|Publication number||US20060090061 A1|
|Application number||US 10/953,762|
|Publication date||Apr 27, 2006|
|Filing date||Sep 30, 2004|
|Priority date||Sep 30, 2004|
|Also published as||CN100576170C, CN101027636A, DE112005002403B4, DE112005002403T5, WO2006039201A2, WO2006039201A3|
|Publication number||10953762, 953762, US 2006/0090061 A1, US 2006/090061 A1, US 20060090061 A1, US 20060090061A1, US 2006090061 A1, US 2006090061A1, US-A1-20060090061, US-A1-2006090061, US2006/0090061A1, US2006/090061A1, US20060090061 A1, US20060090061A1, US2006090061 A1, US2006090061A1|
|Inventors||Haitham Akkary, Ravi Rajwar, Srinivasan Srikanth|
|Original Assignee||Haitham Akkary, Ravi Rajwar, Srikanth Srinivasan T|
|Export Citation||BiBTeX, EndNote, RefMan|
|Referenced by (10), Classifications (15), Legal Events (1)|
|External Links: USPTO, USPTO Assignment, Espacenet|
Microprocessors are increasingly being called on to support multiple cores on a single chip. To keep design efforts and costs down and to adapt to future applications, designers often try to design multiple core microprocessors that can meet the needs of an entire product range, from mobile laptops to high-end servers. This design goal presents a difficult dilemma to processor designers: maintaining the single-thread performance important for microprocessors in laptop and desktop computers while at the same time providing the system throughput important for microprocessors in servers. Traditionally, designers have tried to meet the goal of high single-thread performance using chips with single, large, complex cores. On the other hand, designers have tried to meet the goal of high system throughput by providing multiple, comparatively smaller, simpler cores on a single chip. Because, however, designers are faced with limitations on chip size and power consumption, providing both high single-thread performance and high system throughput on the same chip at the same time presents significant challenges. More specifically, a single chip will not accommodate many large cores, and small cores traditionally do not provide high single-thread performance.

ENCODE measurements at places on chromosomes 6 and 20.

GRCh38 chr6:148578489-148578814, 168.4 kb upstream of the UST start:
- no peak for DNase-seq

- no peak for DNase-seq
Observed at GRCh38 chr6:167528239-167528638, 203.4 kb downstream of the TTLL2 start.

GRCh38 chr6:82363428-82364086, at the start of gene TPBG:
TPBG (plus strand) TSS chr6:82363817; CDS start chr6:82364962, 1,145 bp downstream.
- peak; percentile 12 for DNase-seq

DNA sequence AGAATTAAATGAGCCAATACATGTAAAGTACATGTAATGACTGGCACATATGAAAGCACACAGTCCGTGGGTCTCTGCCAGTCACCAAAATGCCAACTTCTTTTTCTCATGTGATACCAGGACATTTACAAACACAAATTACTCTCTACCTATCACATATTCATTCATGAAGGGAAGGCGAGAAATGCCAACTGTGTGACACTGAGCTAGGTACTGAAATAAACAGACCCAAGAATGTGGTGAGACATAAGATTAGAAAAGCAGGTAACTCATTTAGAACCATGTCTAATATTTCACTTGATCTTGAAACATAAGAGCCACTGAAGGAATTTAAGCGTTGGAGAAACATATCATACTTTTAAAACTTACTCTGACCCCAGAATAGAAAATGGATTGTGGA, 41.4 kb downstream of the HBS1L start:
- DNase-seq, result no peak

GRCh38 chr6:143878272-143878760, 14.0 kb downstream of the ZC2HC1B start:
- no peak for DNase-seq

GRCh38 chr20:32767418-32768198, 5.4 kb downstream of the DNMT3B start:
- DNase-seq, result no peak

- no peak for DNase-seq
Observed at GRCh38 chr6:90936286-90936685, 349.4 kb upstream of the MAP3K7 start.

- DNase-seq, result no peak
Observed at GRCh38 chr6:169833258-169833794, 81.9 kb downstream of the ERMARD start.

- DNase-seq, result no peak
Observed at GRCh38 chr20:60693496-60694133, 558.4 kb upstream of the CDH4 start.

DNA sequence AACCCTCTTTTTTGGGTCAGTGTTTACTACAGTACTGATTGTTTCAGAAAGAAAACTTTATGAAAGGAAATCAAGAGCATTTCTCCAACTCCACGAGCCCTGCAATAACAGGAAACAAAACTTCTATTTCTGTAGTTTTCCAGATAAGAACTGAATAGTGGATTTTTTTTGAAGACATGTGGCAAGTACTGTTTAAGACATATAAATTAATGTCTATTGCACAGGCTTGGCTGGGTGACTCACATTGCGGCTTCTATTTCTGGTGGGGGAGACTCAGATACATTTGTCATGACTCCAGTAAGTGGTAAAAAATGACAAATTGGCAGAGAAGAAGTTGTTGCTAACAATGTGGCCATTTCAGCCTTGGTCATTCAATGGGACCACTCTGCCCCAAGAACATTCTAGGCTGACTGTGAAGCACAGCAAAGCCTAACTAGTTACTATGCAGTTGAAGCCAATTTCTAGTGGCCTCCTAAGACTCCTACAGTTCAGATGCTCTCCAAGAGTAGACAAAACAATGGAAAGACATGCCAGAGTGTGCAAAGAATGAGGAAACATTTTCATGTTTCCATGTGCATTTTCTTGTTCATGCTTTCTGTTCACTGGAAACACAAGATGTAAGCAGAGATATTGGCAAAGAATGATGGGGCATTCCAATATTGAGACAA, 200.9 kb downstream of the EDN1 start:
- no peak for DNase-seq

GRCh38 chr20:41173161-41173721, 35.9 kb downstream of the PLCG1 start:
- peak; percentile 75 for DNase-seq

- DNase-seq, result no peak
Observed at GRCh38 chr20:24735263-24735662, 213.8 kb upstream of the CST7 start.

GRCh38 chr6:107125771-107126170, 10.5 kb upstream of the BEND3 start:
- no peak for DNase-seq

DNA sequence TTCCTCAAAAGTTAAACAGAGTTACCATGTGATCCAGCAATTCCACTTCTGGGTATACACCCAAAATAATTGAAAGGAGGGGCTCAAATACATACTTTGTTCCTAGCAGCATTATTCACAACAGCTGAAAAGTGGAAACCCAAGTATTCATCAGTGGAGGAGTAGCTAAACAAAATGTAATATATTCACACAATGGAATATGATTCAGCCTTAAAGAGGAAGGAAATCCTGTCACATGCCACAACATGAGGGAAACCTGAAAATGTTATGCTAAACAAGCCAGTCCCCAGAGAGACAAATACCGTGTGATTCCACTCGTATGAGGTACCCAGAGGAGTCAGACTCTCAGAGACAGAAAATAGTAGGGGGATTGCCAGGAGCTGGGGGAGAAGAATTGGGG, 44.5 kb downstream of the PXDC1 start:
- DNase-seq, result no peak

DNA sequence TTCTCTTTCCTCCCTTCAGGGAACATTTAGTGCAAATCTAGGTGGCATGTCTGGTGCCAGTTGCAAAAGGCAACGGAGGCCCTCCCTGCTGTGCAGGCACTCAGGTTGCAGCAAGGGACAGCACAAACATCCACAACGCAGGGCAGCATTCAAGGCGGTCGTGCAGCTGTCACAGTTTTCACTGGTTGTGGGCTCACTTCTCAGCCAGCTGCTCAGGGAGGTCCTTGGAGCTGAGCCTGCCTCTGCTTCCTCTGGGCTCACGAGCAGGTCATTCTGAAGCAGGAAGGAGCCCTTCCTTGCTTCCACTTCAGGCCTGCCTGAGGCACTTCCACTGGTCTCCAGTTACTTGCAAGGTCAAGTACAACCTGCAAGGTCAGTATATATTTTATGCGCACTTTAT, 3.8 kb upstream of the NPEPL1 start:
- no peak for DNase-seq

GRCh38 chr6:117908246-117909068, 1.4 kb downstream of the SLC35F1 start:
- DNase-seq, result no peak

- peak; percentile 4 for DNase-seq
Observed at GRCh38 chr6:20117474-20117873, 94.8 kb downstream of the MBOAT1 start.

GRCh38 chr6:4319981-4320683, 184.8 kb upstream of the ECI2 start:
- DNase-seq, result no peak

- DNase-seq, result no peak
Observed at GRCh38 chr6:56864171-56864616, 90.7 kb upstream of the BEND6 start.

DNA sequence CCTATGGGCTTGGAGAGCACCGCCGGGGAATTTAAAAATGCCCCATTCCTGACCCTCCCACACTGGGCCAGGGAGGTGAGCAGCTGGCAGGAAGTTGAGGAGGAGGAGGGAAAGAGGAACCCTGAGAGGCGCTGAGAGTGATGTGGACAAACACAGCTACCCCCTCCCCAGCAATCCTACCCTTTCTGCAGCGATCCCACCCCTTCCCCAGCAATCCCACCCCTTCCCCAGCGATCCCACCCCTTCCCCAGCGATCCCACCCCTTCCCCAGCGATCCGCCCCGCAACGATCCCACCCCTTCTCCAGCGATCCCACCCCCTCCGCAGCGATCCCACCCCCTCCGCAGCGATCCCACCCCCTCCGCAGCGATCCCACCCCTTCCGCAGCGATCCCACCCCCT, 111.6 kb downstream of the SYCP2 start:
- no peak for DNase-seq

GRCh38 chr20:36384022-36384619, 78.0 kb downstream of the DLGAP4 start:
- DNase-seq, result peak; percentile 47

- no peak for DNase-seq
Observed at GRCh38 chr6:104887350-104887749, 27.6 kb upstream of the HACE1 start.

One factor which strongly affects throughput is the need to execute instructions dependent on long-latency operations, such as the servicing of cache misses. Instructions in a processor may await execution in a logic structure known as a “scheduler.” In the scheduler, instructions with destination registers allocated wait for their source operands to become available, whereupon the instructions can leave the scheduler, execute and retire.
Like any structure in a processor, the scheduler is subject to area constraints and accordingly has a finite number of entries. Instructions dependent on the servicing of a cache miss may have to wait hundreds of cycles until the miss is serviced. While they wait, their scheduler entries are kept allocated and thus unavailable to other instructions. This situation creates pressure on the scheduler and can result in performance loss.
Similarly, pressure is created on the register file because the instructions waiting in the scheduler keep their destination registers allocated and therefore unavailable to other instructions. This situation can also be detrimental to performance, particularly in view of the fact that the register file may need to sustain thousands of instructions and is typically a power-hungry, cycle-critical, continuously clocked structure.